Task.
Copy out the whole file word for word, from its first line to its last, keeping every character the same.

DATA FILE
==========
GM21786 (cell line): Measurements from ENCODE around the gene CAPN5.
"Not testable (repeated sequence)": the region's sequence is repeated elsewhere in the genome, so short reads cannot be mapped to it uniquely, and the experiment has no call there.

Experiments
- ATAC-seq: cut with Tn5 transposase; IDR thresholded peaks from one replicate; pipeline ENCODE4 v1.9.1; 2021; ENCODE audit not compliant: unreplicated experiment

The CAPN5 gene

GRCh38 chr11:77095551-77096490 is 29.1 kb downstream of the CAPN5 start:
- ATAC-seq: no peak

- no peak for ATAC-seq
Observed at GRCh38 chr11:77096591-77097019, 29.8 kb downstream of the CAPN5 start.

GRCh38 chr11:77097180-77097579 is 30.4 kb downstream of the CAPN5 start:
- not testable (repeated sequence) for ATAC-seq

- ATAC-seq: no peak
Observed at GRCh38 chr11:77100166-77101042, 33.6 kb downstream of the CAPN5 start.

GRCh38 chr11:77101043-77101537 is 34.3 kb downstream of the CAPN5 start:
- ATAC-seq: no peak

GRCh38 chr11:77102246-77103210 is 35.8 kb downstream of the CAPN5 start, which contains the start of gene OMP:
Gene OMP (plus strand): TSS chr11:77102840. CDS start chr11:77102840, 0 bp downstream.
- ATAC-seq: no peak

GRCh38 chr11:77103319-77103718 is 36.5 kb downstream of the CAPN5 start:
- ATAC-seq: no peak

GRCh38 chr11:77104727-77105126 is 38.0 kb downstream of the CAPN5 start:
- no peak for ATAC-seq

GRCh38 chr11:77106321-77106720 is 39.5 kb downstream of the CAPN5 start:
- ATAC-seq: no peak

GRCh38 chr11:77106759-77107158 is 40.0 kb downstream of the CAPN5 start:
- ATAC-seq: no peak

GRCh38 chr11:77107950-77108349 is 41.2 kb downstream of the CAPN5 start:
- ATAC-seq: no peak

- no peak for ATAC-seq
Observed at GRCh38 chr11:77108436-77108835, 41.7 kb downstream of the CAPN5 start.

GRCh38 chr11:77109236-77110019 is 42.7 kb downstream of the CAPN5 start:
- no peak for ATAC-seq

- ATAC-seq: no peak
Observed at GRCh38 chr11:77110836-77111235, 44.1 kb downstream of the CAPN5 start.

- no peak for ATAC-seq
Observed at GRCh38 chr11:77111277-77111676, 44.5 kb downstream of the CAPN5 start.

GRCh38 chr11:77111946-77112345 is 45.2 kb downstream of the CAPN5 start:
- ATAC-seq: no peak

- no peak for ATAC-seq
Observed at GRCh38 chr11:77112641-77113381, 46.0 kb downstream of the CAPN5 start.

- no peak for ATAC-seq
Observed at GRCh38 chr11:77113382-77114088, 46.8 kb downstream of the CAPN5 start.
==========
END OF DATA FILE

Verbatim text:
GM21786 (cell line): Measurements from ENCODE around the gene CAPN5.
"Not testable (repeated sequence)": the region's sequence is repeated elsewhere in the genome, so short reads cannot be mapped to it uniquely, and the experiment has no call there.

Experiments
- ATAC-seq: cut with Tn5 transposase; IDR thresholded peaks from one replicate; pipeline ENCODE4 v1.9.1; 2021; ENCODE audit not compliant: unreplicated experiment

The CAPN5 gene

GRCh38 chr11:77095551-77096490 is 29.1 kb downstream of the CAPN5 start:
- ATAC-seq: no peak

- no peak for ATAC-seq
Observed at GRCh38 chr11:77096591-77097019, 29.8 kb downstream of the CAPN5 start.

GRCh38 chr11:77097180-77097579 is 30.4 kb downstream of the CAPN5 start:
- not testable (repeated sequence) for ATAC-seq

- ATAC-seq: no peak
Observed at GRCh38 chr11:77100166-77101042, 33.6 kb downstream of the CAPN5 start.

GRCh38 chr11:77101043-77101537 is 34.3 kb downstream of the CAPN5 start:
- ATAC-seq: no peak

GRCh38 chr11:77102246-77103210 is 35.8 kb downstream of the CAPN5 start, which contains the start of gene OMP:
Gene OMP (plus strand): TSS chr11:77102840. CDS start chr11:77102840, 0 bp downstream.
- ATAC-seq: no peak

GRCh38 chr11:77103319-77103718 is 36.5 kb downstream of the CAPN5 start:
- ATAC-seq: no peak

GRCh38 chr11:77104727-77105126 is 38.0 kb downstream of the CAPN5 start:
- no peak for ATAC-seq

GRCh38 chr11:77106321-77106720 is 39.5 kb downstream of the CAPN5 start:
- ATAC-seq: no peak

GRCh38 chr11:77106759-77107158 is 40.0 kb downstream of the CAPN5 start:
- ATAC-seq: no peak

GRCh38 chr11:77107950-77108349 is 41.2 kb downstream of the CAPN5 start:
- ATAC-seq: no peak

- no peak for ATAC-seq
Observed at GRCh38 chr11:77108436-77108835, 41.7 kb downstream of the CAPN5 start.

GRCh38 chr11:77109236-77110019 is 42.7 kb downstream of the CAPN5 start:
- no peak for ATAC-seq

- ATAC-seq: no peak
Observed at GRCh38 chr11:77110836-77111235, 44.1 kb downstream of the CAPN5 start.

- no peak for ATAC-seq
Observed at GRCh38 chr11:77111277-77111676, 44.5 kb downstream of the CAPN5 start.

GRCh38 chr11:77111946-77112345 is 45.2 kb downstream of the CAPN5 start:
- ATAC-seq: no peak

- no peak for ATAC-seq
Observed at GRCh38 chr11:77112641-77113381, 46.0 kb downstream of the CAPN5 start.

- no peak for ATAC-seq
Observed at GRCh38 chr11:77113382-77114088, 46.8 kb downstream of the CAPN5 start.